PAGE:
Self control

According to the American Psychological Association, “the lack of willpower is the top reason people give for falling short of their goals.”

The problem is not usually related with the lack of willpower but the lack of self-knowledge. it It is easier to reduce automatisms when once one has understood how the brain works, how it faces a willpower challenge.

Thus, the foundations of self-control are made of self-knowledge. The better you know yourself, the more qualified you are to take charge of  your life.

Structure

There is not exactly just one willpower, but three: the “I will” power, the “I won't” power and the “I want” power.

Every challenge concerning willpower can be rephrased as one of these aspects. For example, quitting smoking may be an illustrator of “I won’t” power but the real effort of denial won’t be grasped until one understands the underlying motivation (“I want” power)”. It is not just abandoning an habit: it is improving one’s quality of life.

Success in any willpower challenge lies mostly in finding out the real "I want" power that makes the effort worth.

One brain, two minds 

Two different areas act as guide in the actions of an individual: the pre-frontal cortex and the amygdala. The first area is in charge of thought decisions and self-control. The amygdala is in charge of guiding impulses and it is the brain’s “automatic pilot”: it makes decisions of which the individual is not aware.

In an experiment, a population sample was asked about how many unconscious decisions they thought they made on a day. The average was around 14. Later, they were asked to pay attention to every choice and decision arising throughout a day. The result showed an average of 217.

The more aware a person is of decisions coming up, the more chances they will have to exercise self-control. On the contrary, if we get used to switching on the automatic pilot, most of our decisions will be guided by impulses.Impulses themselves are not a bad thing. Humans have survived thanks to them. But they are there to take over the reins of decision making in cases when thinking is counterproductive. Not on a daily basis.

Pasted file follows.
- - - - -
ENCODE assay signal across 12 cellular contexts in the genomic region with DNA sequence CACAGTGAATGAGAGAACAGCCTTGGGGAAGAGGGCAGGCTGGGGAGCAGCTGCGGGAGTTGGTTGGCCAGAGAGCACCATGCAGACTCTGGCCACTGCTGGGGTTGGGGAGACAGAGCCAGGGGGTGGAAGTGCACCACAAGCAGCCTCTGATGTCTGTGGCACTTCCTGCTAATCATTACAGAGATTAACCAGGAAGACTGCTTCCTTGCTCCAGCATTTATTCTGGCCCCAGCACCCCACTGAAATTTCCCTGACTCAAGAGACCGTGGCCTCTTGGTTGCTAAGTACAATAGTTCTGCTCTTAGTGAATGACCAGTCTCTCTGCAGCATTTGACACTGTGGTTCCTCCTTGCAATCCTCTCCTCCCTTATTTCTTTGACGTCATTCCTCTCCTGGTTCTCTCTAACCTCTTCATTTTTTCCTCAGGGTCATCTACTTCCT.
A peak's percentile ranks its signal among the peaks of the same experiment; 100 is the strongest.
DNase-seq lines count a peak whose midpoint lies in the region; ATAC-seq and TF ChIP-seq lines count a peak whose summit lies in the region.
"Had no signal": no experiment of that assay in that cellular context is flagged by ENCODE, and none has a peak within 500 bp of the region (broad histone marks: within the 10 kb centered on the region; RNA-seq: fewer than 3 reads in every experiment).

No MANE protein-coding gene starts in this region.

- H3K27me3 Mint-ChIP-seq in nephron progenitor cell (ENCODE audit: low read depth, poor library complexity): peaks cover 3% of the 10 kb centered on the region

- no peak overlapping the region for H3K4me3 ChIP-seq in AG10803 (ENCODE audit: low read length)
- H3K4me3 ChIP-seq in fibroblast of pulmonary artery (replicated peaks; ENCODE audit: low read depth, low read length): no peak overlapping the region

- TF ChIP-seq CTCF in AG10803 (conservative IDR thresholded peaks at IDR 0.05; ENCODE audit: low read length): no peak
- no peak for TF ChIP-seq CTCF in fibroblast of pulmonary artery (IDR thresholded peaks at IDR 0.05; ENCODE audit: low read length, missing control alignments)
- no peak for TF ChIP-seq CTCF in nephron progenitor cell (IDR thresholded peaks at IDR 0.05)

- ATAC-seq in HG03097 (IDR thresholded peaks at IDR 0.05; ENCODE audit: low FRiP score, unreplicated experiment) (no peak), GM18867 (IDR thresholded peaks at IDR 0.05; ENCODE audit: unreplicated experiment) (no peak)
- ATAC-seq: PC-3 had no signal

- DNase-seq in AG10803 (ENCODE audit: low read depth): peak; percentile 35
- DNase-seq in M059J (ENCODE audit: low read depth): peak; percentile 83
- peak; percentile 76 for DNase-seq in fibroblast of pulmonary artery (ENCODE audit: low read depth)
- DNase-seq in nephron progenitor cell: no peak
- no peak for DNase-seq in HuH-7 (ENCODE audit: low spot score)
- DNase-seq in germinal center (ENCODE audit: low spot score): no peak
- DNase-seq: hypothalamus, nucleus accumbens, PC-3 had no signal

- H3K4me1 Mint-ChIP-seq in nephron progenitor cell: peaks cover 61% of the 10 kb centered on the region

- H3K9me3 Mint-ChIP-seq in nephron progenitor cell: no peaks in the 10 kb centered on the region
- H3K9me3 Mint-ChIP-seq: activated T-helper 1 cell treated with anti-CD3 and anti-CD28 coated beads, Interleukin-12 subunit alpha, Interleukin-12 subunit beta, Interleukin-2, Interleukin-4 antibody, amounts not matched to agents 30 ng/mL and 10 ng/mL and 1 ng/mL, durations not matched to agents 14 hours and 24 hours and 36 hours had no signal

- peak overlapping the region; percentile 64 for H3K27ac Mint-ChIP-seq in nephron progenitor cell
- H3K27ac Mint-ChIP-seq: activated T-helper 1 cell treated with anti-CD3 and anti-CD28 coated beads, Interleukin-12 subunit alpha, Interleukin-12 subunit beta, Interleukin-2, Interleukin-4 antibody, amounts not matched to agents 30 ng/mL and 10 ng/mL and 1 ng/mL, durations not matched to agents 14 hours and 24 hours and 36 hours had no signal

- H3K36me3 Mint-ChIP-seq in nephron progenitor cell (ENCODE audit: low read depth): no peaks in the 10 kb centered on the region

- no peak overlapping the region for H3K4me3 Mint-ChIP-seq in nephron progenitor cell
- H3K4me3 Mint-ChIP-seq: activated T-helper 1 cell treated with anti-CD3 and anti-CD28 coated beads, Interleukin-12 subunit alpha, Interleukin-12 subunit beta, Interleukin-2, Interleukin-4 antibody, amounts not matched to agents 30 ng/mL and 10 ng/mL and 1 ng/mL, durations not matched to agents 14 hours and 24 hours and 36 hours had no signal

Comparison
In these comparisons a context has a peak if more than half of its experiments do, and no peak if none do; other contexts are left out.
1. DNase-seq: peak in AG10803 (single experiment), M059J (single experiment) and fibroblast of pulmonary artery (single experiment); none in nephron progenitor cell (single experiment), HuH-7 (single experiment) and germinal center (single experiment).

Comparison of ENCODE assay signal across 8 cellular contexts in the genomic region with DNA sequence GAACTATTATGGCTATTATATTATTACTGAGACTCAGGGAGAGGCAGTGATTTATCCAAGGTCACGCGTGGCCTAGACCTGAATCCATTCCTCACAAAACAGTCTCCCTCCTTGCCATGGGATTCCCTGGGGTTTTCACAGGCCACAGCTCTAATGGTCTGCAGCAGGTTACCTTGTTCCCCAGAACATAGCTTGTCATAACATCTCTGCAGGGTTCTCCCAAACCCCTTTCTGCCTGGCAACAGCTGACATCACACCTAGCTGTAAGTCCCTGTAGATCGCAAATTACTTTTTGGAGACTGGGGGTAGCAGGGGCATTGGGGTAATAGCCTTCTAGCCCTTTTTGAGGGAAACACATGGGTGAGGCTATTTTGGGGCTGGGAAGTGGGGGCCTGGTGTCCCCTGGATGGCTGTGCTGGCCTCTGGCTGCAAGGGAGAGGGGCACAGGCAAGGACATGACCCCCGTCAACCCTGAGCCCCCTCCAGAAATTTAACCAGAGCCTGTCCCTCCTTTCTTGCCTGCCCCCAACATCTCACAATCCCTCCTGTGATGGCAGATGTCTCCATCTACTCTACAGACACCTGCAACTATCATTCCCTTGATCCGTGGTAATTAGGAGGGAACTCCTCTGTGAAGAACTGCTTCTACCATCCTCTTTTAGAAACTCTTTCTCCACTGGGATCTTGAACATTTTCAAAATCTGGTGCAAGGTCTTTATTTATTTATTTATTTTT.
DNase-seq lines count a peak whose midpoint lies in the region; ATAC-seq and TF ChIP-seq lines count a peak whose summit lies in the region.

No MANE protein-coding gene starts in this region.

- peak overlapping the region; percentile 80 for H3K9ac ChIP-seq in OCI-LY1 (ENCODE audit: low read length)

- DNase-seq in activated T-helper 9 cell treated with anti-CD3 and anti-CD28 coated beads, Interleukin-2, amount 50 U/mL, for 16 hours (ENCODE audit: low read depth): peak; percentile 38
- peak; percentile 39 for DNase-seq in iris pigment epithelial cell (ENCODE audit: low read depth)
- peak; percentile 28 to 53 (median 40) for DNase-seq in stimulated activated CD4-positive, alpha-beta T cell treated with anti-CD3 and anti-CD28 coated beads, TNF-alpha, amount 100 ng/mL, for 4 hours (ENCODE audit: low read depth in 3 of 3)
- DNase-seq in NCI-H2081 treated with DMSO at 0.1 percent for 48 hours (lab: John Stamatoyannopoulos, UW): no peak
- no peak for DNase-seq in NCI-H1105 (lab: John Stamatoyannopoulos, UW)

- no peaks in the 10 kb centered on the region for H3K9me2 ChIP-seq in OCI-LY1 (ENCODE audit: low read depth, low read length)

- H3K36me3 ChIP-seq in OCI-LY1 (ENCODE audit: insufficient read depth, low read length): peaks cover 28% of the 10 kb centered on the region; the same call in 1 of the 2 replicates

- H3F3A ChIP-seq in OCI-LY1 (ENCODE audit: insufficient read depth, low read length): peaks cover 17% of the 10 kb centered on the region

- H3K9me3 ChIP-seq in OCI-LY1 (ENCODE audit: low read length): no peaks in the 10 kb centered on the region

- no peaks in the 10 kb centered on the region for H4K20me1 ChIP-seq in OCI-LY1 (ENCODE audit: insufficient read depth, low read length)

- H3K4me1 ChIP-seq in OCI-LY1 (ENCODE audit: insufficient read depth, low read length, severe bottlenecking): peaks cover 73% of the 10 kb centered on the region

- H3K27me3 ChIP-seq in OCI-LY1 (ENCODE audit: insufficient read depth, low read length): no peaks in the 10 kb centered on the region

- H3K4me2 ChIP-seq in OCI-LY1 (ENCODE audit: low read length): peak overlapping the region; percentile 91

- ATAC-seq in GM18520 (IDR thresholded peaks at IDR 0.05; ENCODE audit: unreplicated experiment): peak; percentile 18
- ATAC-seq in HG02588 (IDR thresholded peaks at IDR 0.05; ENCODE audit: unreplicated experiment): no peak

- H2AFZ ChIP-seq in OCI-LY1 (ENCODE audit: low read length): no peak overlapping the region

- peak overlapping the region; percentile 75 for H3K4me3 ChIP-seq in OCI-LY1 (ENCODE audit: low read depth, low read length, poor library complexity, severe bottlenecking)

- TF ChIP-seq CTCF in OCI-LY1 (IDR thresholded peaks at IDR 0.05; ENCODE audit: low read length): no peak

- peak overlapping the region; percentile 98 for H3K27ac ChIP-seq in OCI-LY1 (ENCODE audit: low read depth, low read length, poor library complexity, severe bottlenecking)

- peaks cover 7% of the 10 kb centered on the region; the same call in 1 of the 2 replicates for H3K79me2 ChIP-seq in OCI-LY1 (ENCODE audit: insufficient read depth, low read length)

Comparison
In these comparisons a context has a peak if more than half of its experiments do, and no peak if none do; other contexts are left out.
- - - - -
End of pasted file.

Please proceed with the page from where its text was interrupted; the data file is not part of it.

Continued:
Desire and satisfaction

In an area located near the amygdala, in the nucleus accumbens, there is the so-called “promise reward” center. This area generates dopamine when stimulated, which is a neurotransmitter that pushes the organism to expect an imminent satisfaction. Hence its name.

However, we should not mix dopamine secretion with satisfaction itself. In fact, when dopamine is secreted, it is other brain areas that are activated. Dopamine is in charge of pushing our attraction towards something that can bring us this satisfaction.

Yet, two situations are possible: dopamine can be triggered by an external input informing the cortex about the thing it needs and on which its attention has been focused. Or the cortex can inform the nucleus accumbens about the thing it really wants and that really brings satisfaction.

In other words, two situations are possible: being guided by impulses or being guided by reason. Being a slave to external inputs or being able to "motivate" the brain to look for what really satisfies it. 

Proof of this is the deception we experience when, far away from the “dopamine triggering” environment (a backery, a shopping centre, the free buffet restaurant), we turn to examine what we have bought or eaten and it is crystal clear that it was not so necessary or did not taste as nice as expected.